Prangins Castle is home to one part of the Swiss National Museum. At Prangins, the displays focus mainly on daily life in the castle and the region. There are also displays relating to Swiss history, as well as temporary exhibitions and cultural events. There is a café, serving drinks, snacks and lunch. The terrace has views of Lake Geneva and the Alps.

Prangins Castle has been a seat of power for centuries. The first record of the domain is from 1096. The current building dates from 1732, and has been extensively restored and furnished in the original style. The gardens are particularly unusual as they include an extensive sunken kitchen garden which has been replanted to match its original 18th century organisation.

An earlier building on the site was destroyed in 1293 by the Dukes of Savoy. It was rebuilt and changed hands repeatedly over the coming centuries. Nicholas de Diesbach enlarged the property in 1613. His family ceded the property to Emilie de Nassau in 1627. The demesne was sold in 1656.

It was sold again in 1719, this time to Jean Rieu, a Genevan citizen and a Paris banker. Four years later, in 1723, he passed it on to another Paris banker, Louis Guiguer who built the palace you see today. The building on the site was probably close to a ruin.

The castle was inherited by Guiger's nephew, Jean-George. He gave Voltaire, who was then exiled from France, the use of the property. In 1755 Jean-George Guiguer came to live at Prangins. He commissioned the temple and improved the gardens. After his death, Prangins passed to his son, Louis-François Guiguer de Prangins. Starting in 1771, Louis-François kept a journal detailing the daily life of the region. Over the following 15 years, he filled 7 volumes. His writings form a key part of the current museum offering.

His son and heir, Charles-Jules, became a general in the Swiss army. In 1814, he sold the castle to Joseph Bonaparte, the elder brother of Napoleon Bonaparte. From 1873 to 1920, the castle was used as a school by the Frères Moraves, a Protestant monastic order.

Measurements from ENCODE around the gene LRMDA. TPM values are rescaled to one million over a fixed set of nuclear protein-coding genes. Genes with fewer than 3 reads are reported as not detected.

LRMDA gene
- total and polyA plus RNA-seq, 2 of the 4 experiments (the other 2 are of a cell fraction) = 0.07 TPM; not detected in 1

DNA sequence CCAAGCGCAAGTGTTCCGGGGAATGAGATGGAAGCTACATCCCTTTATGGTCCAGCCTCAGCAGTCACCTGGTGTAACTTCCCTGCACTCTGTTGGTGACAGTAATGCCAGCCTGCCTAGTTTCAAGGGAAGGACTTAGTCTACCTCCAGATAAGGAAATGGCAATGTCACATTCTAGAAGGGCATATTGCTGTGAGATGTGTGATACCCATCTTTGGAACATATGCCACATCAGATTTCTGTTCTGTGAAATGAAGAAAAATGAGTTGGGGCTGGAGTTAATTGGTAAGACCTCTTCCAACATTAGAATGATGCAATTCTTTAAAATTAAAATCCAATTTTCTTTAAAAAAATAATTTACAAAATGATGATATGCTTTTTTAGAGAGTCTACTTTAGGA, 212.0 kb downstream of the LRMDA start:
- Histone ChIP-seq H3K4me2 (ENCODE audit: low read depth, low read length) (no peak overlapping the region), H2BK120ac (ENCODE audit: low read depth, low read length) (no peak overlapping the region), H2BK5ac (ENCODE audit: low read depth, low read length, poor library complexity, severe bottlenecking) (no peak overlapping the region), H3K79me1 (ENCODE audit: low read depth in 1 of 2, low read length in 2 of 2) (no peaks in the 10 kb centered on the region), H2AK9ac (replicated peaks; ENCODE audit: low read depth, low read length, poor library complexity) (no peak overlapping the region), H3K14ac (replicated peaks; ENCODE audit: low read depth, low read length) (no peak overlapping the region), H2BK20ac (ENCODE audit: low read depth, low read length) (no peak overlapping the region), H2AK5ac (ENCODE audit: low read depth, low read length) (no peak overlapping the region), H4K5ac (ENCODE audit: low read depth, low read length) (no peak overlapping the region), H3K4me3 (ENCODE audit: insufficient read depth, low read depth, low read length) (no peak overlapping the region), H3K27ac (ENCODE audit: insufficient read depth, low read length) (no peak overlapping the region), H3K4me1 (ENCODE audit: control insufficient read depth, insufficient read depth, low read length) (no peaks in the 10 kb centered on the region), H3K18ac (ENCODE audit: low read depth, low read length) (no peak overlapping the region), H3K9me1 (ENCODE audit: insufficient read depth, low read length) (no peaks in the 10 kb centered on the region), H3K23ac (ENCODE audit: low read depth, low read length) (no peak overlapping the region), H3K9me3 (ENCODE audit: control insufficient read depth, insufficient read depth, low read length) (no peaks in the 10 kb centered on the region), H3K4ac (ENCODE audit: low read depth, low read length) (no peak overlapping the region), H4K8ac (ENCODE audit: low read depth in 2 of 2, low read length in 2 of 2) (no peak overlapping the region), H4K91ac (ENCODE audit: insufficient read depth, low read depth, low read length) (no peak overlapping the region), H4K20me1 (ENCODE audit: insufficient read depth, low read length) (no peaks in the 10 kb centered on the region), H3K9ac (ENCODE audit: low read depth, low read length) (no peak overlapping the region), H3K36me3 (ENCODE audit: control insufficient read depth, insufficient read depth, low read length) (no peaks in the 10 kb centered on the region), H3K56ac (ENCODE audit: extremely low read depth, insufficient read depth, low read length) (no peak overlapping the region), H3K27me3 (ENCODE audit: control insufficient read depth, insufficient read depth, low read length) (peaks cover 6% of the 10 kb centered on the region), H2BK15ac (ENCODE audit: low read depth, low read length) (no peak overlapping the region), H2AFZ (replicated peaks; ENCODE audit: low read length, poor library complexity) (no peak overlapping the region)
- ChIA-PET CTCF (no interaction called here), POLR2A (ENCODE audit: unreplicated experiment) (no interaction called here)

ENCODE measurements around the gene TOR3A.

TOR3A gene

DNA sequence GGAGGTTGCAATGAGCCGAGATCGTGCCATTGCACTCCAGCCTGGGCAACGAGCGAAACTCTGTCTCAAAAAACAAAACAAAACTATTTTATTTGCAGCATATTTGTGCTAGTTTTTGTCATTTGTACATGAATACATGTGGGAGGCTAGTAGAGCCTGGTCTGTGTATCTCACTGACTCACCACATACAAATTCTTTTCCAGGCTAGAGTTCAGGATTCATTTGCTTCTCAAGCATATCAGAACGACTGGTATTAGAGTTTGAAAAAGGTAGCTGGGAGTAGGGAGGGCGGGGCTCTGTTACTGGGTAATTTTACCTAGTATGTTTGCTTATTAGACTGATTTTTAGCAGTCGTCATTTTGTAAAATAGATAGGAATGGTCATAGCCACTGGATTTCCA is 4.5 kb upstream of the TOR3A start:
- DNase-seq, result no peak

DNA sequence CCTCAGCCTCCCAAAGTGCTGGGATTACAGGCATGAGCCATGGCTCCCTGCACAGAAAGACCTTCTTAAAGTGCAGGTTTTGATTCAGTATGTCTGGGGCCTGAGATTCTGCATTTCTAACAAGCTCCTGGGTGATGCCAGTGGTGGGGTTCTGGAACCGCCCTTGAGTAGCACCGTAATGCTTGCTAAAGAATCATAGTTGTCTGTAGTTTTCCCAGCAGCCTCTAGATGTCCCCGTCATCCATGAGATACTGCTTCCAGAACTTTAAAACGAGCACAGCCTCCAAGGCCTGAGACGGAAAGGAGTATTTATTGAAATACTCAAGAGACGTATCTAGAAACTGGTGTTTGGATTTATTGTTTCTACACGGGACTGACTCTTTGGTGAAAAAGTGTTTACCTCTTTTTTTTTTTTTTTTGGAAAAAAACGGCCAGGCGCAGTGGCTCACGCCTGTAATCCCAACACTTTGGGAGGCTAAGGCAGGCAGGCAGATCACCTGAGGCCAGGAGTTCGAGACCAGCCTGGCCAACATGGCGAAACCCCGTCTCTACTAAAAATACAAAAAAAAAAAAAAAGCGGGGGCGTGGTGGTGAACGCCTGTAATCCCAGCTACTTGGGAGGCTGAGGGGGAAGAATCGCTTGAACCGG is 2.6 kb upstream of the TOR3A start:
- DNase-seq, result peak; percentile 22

References:

Comments

Your name



Details

Founded: 1732
Category: Castles and fortifications in Switzerland

Rating

4.5/5 (based on Google user reviews)

User Reviews

Jayasankar Krishnamurty (2 months ago)
Very good museum. The chintz display is really worth seeing. The colllection is superb but display could be better. More English titles would help.
Shash D (2 months ago)
Great place to spend the day with the kids, plenty of activities. There's a kids show of Alice in the Wonderland but will need to book in advance for that.
Nipawan Barilier (4 months ago)
The castle is beautiful and not too big. There is a nice garden, you can sit and chilling here. There is also a cafe where you can have a drink and eat on the terrace of the castle. I went to game exhibition and visit a bit the castle. I like the show room of the dining room and the living room
Linh Nguyen (4 months ago)
Definetely worth a visit. Beautiful garden and there are variety kinds of things inside the castle. Lots of rooms and it's cozy, feel like still live in the ancien time. I adore it. It was free also. The male staff is really friendly and helpful.
justawill0wtree (6 months ago)
Very nice experience and visit!The staff was lovely,helping out and telling where to go!You get a free audio guide at the beginning and a choice of languages(French,English,Italian and German).I would definitely recommend to visit with family or as a tourist as well!Thank you for this amazing experience, Château de Parangins.
Powered by Google

Featured Historic Landmarks, Sites & Buildings

Historic Site of the week

Frösö Runestone

Frösöstenen is the northern-most raised runestone in the world and Jämtland's only runestone. It originally stood at the tip of ferry terminal on the sound between the island of Frösön and Östersund. The stone dates to between 1030 and 1050. It has now been relocated to the lawn in front of the local county seat due to the construction of a new bridge, between 1969 and 1971, on the original site.

Frösö runestone inscription means: Austmaðr, Guðfastr's son, had this stone raised and this bridge built and Christianized Jämtland. Ásbjörn built the bridge. Trjónn and Steinn carved these runes.